You’ve probably heard about the new initiative led by IAB called ads.txt. This is an important step toward fighting fraudulent activity by creating more transparency in the advertising ecosystem – and Google agrees. According to their newsletter:
“At the end of October, domains where the seller’s Publisher ID is not present in the ads.txt file may no longer be monetized through Ad Exchange. Google will also stop buying ads on such sites. We recommend that you work with your Network Partners to include your Publisher ID in their ads.txt files in order to prevent impact to your earnings.”
While Google may be the first to implement this rule, it’s extremely likely that similar statements will be coming from other SSPs in the near future. So it’s best for publishers to consider adding ads.txt files as not just an initiative, but a requirement, as soon as possible – for the betterment of all parties involved. Here’s everything that publishers should know about ads.txt:
What is Ads.txt?
To really understand what ads.txt is all about, let’s compare a publisher’s website to a physical store that sells watches. Let’s say this store has been given permission by an expensive luxury watch brand “LuxWatch” to be an authorized seller of their watches, and this store’s owner has placed their permission document at the storefront so each buyer can see it. The watch store next door was also authorized to sell LuxWatches, but their store owner forgot to put up a sign of proof.
Now imagine there is a potential customer who wants to purchase an original LuxWatch. Where do you think this customer will decide to buy it from – the store with visible authorization stating the product is original, or in the store without such authenticity proof?
This logic works the same way for the buying and selling of ad inventory on publishers’ sites. Ad.txt files enable publishers to create an easily accessible public record that declares who is authorized to sell their inventory. This way, potential buyers can be sure the inventory they are buying is actually coming from the original publisher domain they meant to purchase it from.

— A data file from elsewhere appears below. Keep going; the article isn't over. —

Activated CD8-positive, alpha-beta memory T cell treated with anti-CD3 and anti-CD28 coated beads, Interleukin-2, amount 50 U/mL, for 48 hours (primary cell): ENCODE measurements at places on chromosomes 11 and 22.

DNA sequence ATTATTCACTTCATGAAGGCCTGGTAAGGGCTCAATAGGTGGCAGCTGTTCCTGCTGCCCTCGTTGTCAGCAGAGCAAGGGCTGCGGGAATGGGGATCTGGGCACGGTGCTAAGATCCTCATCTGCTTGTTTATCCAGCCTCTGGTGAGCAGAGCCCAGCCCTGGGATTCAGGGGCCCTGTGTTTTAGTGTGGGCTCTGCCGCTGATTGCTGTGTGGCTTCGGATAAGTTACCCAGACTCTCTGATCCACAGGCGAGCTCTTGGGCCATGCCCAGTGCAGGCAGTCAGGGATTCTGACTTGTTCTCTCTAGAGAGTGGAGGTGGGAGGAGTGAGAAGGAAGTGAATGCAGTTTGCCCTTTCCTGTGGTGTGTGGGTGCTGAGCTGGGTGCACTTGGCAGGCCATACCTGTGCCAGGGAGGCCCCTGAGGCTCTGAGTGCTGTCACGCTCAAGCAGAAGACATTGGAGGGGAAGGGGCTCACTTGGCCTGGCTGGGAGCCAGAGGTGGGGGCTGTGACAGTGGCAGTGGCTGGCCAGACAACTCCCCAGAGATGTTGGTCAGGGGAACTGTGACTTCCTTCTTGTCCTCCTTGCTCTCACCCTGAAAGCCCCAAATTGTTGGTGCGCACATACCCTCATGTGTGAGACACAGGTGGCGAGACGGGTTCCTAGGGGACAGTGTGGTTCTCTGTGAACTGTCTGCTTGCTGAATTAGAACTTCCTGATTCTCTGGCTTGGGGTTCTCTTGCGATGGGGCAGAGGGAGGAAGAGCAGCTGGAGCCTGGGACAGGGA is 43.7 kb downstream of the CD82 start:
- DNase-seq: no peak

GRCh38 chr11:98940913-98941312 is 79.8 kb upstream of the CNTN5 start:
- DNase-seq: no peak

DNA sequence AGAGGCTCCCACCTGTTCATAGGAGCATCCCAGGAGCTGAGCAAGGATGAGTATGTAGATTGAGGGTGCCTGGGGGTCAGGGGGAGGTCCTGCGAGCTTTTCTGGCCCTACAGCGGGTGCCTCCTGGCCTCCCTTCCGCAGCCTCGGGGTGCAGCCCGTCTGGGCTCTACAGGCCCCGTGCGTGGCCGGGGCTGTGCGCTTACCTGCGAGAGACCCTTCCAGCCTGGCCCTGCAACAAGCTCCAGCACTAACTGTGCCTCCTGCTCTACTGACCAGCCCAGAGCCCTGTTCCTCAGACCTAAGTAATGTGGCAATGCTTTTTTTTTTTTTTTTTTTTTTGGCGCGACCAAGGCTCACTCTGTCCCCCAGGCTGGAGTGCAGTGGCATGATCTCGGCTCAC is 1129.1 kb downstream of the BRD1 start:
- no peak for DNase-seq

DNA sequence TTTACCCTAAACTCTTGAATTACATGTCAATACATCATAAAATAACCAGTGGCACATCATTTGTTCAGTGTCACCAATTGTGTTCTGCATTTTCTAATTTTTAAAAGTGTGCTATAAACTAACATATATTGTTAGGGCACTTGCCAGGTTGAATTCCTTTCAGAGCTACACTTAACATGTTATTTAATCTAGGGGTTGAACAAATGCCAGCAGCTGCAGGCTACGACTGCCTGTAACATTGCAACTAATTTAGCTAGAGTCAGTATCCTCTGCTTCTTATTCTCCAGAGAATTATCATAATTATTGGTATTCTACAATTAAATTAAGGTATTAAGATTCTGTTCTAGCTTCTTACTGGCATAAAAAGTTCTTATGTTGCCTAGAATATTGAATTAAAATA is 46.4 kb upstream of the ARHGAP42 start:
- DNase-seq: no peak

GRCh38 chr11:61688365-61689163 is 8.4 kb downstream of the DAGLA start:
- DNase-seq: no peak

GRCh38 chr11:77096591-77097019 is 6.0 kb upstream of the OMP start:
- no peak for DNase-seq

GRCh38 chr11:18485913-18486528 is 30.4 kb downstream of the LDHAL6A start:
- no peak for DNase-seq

Ads.txt benefits both the buy-side and the sell-side
The online advertising ecosystem currently suffers from ad fraud due to a lack of transparency, which makes big buyers uncertain about where they should place their ad spend. The ads.txt initiative was introduced to make ad fraud a lot harder to pull off – especially one of the most common forms of fraud, domain spoofing. This occurs when an ad supply provider sells inventory that they claim to be sourced from specific site URLs, but it’s actually coming from a mix of low-quality domains.
Let’s say, for example, that you own the site qualityexample.com. This site is very popular, and advertisers are willing to pay good rates to serve their ads to your audience. When someone else sells inventory from a different and lower quality site, but makes advertisers think they are buying from qualityexample.com, both you and the advertiser are losing. You don’t get the ad revenue that was meant for you, and the advertiser doesn’t reach their intended audience. No one wants to see money go to waste!
Adding the Ads.txt file is essential to make sure that the SSPs can confirm who is, and is not, allowed to sell your inventory; without it, you will miss out on revenue, while setting up the Ads.txt file will give buyers confidence and greater incentive to buy.
How to structure an Ads.txt file
Ads.txt files must provide a comprehensive list of each advertising system that publisher AND that publishers’ partners work directly with, or gave permission to sell inventory on their behalf. Each line in an ads.txt file corresponds to a single demand source, and each line is made up of 4 parts – three mandatory, and one optional:
Part 1: The domain name of the advertising system
Part 2: The publisher’s account ID in the advertising system
Part 3: The type of the relationship between the publisher and the account in the advertising system. If the publisher owns and operates the advertising account itself, it should to be listed as DIRECT. If the account is managed by the publisher’s partner and not directly by the publisher, it should be listed as RESELLER.
Part 4 (optional): The Certification Authority ID. This is an ID that uniquely identifies the advertising system within a certification authority (for example, the Trustworthy Accountability Group, or TAG) and maps to the entity listed in field #1.
Here’s what a line would look like for a publisher that has their own account with Google DoubleClick:
google.com, pub-0000000000000000, DIRECT, f08c47fec0942fa0